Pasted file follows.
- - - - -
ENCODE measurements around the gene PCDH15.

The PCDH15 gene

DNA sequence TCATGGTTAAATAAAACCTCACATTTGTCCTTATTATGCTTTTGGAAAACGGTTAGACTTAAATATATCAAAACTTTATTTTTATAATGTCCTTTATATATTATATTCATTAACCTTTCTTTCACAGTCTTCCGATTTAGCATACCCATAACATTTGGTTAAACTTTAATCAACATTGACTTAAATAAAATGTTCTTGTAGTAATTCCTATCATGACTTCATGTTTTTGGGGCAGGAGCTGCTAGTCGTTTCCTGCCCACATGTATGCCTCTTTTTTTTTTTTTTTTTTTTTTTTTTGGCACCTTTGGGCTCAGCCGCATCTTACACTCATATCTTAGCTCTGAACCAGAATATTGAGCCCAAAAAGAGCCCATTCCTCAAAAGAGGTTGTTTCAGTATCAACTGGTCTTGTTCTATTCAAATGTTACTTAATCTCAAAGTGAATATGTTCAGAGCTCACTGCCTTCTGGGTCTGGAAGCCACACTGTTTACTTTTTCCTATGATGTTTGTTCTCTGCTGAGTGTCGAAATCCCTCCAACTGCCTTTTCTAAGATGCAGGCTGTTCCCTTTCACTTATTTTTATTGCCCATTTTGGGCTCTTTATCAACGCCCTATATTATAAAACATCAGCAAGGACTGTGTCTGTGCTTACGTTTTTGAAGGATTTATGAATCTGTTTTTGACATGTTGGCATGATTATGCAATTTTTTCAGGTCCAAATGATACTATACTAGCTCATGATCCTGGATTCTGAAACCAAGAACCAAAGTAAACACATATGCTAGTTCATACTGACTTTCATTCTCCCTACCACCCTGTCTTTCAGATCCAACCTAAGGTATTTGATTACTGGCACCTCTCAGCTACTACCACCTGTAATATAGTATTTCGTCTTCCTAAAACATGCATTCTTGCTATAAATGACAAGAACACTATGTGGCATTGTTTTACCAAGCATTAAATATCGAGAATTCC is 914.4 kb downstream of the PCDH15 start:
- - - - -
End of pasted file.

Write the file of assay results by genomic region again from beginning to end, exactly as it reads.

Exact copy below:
ENCODE measurements around the gene PCDH15.

The PCDH15 gene

DNA sequence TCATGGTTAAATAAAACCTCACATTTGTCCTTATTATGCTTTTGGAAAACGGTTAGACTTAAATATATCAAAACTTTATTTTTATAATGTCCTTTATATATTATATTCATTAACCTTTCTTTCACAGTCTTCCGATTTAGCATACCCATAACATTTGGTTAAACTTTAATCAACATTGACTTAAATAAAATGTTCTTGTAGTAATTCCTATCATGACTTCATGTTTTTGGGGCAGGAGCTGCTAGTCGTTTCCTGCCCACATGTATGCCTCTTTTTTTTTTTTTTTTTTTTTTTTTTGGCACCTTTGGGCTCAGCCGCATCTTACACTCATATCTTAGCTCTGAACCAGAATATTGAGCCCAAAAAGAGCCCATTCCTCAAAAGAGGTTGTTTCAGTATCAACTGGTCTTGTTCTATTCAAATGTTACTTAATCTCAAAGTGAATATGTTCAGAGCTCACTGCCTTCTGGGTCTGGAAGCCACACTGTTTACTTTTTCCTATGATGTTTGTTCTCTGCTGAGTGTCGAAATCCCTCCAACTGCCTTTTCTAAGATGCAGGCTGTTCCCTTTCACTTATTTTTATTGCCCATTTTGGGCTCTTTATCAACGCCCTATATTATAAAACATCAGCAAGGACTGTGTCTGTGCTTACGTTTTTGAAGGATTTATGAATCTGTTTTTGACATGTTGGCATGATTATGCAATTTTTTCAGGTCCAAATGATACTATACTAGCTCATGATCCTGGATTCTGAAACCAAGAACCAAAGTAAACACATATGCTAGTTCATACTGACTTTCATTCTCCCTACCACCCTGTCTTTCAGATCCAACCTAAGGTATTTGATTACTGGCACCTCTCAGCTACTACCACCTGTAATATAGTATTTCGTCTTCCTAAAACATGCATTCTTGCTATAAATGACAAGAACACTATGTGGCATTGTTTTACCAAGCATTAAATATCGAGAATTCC is 914.4 kb downstream of the PCDH15 start: